Acupuncture by Another Name: Dry Needling in Australia

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dc.contributor.author Janz, Stephen en_US
dc.contributor.author Adams, Jon en_US
dc.contributor.editor en_US
dc.date.accessioned 2012-03-19T04:28:09Z
dc.date.available 2012-03-19T04:28:09Z
dc.date.issued 2011 en_US
dc.identifier 2010006226 en_US
dc.identifier.citation Janz Stephen and Adams Jon 2011, 'Acupuncture by Another Name: Dry Needling in Australia', Australian Acupuncture and Chinese Medicine Association, vol. 6, no. 2, pp. 3-11. en_US
dc.identifier.issn 1833-9735 en_US
dc.identifier.other C1 en_US
dc.identifier.uri http://hdl.handle.net/10453/17665
dc.description.abstract Like acupuncture, dry needling involves the insertion of acupuncture needles into specific points on the body to improve health. Unlike acupuncture, the practice of dry needling is unregulated in Australia. This paper challenges the notion that dry needling is not a part of acupuncture practice and also examines the risks associated with the practice of dry needling from a public health perspective. The practice of acupuncture and dry needling are first examined and compared to identify commonalities. A review into the incidence of risks of dry needling reveals very limited literature with only one case report and no review articles identified. Based on the similarities between acupuncture and dry needling, the extensive literature on the serious risks of acupuncture is extrapolated to evaluate the risks of dry needling. Dry needling is not a new or separate practice to acupuncture; rather it is a subsystem of musculoskeletal acupuncture which has been practised continuously for at least 1 400 years. Dry needling is a pseudonym for a brief course of study in myofascial acupuncture also known as ashi acupuncture and trigger point acupuncture. Dry needling is likely to result in an increased incidence of serious risks, particularly pneumothorax, due to the short training courses and deep needling techniques which typify the practice. In the interest of public health and safety, the practice of dry needling should be restricted to suitably qualified practitioners. en_US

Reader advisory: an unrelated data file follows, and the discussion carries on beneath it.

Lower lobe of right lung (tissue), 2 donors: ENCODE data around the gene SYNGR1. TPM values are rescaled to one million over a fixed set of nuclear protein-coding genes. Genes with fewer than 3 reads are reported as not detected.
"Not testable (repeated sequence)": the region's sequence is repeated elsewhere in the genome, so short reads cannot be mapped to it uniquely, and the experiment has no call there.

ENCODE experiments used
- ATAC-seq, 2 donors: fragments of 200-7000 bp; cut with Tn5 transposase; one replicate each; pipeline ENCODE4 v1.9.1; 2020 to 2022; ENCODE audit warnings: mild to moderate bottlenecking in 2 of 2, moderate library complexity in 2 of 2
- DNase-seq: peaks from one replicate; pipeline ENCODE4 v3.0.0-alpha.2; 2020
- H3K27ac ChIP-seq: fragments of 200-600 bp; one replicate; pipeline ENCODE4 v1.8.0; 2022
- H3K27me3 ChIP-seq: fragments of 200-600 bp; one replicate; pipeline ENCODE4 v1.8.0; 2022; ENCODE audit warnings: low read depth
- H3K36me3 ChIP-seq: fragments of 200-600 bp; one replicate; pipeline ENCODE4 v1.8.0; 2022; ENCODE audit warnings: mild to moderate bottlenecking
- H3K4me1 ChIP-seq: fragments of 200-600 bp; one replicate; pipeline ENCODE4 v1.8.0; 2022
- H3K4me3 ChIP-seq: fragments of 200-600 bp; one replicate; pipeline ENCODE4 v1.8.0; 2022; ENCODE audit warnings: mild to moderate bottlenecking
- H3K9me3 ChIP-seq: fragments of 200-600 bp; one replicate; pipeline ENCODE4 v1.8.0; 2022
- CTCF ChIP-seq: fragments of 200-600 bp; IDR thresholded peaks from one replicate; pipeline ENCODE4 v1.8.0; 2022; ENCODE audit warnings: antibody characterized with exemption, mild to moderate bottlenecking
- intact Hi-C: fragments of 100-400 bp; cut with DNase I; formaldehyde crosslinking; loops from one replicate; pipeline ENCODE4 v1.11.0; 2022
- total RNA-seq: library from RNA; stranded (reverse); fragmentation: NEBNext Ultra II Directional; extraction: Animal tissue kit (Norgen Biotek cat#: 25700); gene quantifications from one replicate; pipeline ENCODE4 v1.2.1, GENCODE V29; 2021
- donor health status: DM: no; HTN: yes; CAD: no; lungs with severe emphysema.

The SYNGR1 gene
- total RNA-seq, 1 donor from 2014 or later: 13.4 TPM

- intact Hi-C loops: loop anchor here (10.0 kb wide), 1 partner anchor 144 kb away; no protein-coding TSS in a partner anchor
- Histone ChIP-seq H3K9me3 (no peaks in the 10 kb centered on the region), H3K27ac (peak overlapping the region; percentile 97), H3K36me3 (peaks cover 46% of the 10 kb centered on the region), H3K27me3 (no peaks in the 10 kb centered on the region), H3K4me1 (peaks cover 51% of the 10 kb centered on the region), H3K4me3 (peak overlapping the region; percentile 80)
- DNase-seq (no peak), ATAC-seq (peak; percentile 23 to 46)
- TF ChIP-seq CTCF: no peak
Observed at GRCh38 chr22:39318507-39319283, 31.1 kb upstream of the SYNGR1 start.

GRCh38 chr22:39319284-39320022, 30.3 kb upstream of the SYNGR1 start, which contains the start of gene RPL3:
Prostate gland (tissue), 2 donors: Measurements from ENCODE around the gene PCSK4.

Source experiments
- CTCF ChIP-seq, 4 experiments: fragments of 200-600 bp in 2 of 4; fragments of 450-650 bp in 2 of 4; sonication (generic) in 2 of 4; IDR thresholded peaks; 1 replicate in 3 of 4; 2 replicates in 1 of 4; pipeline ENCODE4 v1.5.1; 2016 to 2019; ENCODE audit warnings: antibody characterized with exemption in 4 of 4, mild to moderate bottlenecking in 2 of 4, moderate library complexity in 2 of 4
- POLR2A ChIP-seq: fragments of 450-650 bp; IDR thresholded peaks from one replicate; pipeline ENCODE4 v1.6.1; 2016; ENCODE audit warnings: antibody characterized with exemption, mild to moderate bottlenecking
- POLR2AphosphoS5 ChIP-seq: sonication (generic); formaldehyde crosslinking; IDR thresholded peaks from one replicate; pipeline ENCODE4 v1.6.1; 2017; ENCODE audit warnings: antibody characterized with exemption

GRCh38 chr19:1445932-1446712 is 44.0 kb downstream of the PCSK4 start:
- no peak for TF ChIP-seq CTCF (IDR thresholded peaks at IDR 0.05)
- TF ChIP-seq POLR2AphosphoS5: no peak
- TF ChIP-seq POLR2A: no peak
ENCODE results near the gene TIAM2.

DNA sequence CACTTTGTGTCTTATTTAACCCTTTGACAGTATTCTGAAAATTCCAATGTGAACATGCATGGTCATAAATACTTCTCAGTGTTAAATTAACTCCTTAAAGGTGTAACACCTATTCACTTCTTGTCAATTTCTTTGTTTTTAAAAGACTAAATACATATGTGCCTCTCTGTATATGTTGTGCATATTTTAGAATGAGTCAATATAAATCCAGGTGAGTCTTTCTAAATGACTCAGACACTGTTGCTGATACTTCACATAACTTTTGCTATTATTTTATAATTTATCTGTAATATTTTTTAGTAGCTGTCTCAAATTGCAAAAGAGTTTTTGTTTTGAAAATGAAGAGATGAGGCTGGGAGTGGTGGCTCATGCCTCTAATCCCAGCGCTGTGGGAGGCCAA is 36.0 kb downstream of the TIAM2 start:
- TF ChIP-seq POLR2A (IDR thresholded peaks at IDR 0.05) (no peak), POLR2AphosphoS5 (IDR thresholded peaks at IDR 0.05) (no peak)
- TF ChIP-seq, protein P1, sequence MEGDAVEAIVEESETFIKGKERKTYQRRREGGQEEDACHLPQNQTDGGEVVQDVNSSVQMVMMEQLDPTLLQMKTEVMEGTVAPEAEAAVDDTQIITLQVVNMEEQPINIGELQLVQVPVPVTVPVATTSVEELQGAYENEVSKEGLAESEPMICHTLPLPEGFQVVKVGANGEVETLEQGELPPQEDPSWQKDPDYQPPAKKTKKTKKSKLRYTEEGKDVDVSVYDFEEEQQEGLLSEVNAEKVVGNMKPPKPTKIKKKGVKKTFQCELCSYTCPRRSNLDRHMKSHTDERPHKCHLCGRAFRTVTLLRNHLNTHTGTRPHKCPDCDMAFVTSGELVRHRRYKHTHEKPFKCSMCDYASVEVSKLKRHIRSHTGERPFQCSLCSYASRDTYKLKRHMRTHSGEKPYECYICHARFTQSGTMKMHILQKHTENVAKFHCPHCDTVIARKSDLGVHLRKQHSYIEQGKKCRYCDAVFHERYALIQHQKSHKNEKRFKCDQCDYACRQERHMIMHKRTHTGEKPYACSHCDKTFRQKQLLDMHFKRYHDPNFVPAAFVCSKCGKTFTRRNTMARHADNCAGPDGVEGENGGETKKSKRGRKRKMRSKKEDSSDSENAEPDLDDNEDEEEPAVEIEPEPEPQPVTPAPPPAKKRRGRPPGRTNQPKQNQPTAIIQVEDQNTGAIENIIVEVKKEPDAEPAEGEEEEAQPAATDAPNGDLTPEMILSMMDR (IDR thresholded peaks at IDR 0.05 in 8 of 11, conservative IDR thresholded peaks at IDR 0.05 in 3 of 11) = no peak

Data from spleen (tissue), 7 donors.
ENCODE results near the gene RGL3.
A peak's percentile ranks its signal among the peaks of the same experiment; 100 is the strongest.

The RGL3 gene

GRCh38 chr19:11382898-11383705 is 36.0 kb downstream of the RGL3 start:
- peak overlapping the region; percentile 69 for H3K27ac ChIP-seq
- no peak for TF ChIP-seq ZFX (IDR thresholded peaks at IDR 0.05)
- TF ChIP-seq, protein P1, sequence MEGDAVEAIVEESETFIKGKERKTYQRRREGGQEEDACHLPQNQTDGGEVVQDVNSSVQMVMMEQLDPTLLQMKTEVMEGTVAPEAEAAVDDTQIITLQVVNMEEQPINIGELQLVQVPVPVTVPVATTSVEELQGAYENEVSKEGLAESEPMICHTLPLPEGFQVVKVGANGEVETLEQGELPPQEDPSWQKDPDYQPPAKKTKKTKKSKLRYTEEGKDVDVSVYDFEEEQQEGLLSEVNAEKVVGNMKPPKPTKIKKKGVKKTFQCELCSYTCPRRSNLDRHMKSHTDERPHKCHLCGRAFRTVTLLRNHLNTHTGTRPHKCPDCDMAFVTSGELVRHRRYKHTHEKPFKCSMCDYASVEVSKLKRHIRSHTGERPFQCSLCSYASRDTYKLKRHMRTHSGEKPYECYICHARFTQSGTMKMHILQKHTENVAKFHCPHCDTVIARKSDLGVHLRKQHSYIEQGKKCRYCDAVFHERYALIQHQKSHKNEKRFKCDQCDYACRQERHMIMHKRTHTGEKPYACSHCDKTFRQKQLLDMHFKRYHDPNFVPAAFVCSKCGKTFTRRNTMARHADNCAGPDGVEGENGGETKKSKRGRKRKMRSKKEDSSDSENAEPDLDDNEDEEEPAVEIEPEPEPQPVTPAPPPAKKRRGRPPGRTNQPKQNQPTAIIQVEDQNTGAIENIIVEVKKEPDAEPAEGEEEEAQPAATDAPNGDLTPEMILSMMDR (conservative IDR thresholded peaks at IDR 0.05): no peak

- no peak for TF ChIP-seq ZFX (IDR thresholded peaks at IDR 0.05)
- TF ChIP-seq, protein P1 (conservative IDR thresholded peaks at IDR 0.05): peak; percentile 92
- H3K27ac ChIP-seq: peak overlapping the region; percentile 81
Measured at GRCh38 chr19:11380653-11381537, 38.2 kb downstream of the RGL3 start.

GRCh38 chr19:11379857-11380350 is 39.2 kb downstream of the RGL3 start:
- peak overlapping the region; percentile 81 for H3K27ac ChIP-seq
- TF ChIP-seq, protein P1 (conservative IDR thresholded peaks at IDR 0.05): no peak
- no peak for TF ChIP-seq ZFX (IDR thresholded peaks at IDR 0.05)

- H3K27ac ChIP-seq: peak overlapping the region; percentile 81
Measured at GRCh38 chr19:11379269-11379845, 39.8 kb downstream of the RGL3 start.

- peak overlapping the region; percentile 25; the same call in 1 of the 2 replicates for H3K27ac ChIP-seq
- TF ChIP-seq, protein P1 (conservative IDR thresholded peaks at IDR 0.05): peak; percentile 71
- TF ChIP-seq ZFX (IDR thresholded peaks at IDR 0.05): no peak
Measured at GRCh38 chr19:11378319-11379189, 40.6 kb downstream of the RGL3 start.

dc.language en_US
dc.publisher Australian Acupuncture and Chinese Medicine Association en_US
dc.title Acupuncture by Another Name: Dry Needling in Australia en_US
dc.parent Australian journal of acupuncture and Chinese medic en_US
dc.journal.volume 6 en_US
dc.journal.number 2 en_US
dc.publocation Queensland en_US
dc.identifier.startpage 3 en_US
dc.identifier.endpage 11 en_US
dc.cauo.name FOH.Faculty of Health en_US
dc.conference Verified OK en_US
dc.for 110404 en_US
dc.personcode 0000071364 en_US
dc.personcode 112076 en_US
dc.percentage 100 en_US
dc.classification.name Traditional Chinese Medicine and Treatments en_US
dc.classification.type FOR-08 en_US
dc.edition en_US
dc.custom en_US
dc.date.activity en_US
dc.location.activity en_US
dc.description.keywords Acupuncture, dry needling, myofascial acupuncture, trigger point acupuncture, education standards, regulation, serious risk, physiotherapy, Australia en_US
dc.staffid en_US
dc.staffid 112076 en_US


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